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by Ashley Adams

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Folding Queens

3 A.M. in Las Vegas. I couldn't sleep and wandered over to MGM poker room for another late night session of $2-$5 no-limit hold'em. I found myself involved in a tough situation only fifteen minutes after I sat down.

Player A was a middle-aged guy without a wedding ring. I couldn't tell if he was a local or not. He wore khakis and a golf shirt. Based on his tan, I pegged him for a golfer. The one time he showed down, he had called a big raise in position with A-10. He flopped trips and cracked someone's jacks. He had about $650 in front of him and was sipping coffee.

Player B was in his twenties. He wore sunglasses, had a slew of tattoos, and never stopped shuffling his chips from the moment I sat down. He had a halfempty Corona in front of him and I never saw him take a sip. He had two stacks of red chips in front of him.

Player A raised to $25 from under the gun. Action was folded to me on the button. I found [Qc]-[Qh] and reraised to $80. Player B was in the small blind and he quickly announced all in. Player A asked for a count. The dealer said $240 and change.

Player B looked at his stack a couple of times then said, "I'm all in."

He had me covered. I went into the tank for five minutes and tried to figure out which guy had a better hand than me. Maybe I was ahead of one of the guys, but figured that I was a long shot to be ahead of both. I replayed the hand inside my head. Player A raised. I re-raised. Player B moved all in. Who squeezes with a raise and re-raise in front of them? I had to give him some credit for a decent hand. I'm ahead if he had A-K and any pair of jacks or less. Would he shove with 10-10 or A-Qs? Could he be making a move with total junk?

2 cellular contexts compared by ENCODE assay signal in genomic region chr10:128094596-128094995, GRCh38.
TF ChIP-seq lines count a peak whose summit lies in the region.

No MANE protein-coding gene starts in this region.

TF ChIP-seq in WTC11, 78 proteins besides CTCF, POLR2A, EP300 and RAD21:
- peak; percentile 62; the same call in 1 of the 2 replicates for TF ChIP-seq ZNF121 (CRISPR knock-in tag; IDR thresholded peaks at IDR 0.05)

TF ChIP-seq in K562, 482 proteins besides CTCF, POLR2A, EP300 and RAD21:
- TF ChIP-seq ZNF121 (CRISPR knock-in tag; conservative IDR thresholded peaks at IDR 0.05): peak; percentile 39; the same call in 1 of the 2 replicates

Player A worried me just as much. He originally raised. Facing a re-raise and an all-in raise in front of him, he moved all in. If I had A-A in that position, I would have just flat called to try to get more action. But the all-in re-raise got me thinking that he had kings.

Player B looked like he didn't have me. He tried to stare me down, but I was more concerned with trying to get a read on Player A. My gut told me that I was at least tied or ahead of Player B and behind Player A. I had no other choice but to fold.

Player A showed Qh-Qd. Player B, the short stack, flipped over Js-Jc. Bad read on my part.

I cannot recall the exact board, but there were four clubs including the ten of clubs on the river. The short-stack won with a flush and cracked queens. If I called, I would have won the main pot and side pot when I rivered a queen-high flush.

If that exact hand happened online, I would have quickly called. I usually peg my online opponents for a wider range of hands. Online players tend to bluff more and play much more aggressively. The anonymity of the internet allows players to make bold moves that they would not otherwise make in a live setting.

Also, when you play a cash game online, you can rapidly reload your chips in the blink of an eye. You do not have to experience those humiliating moments after you get felted in a casino. Nothing compares to the torture that you endure when you sheepishly peel a couple of bills out of your roll and ask the dealer for a rebuy.

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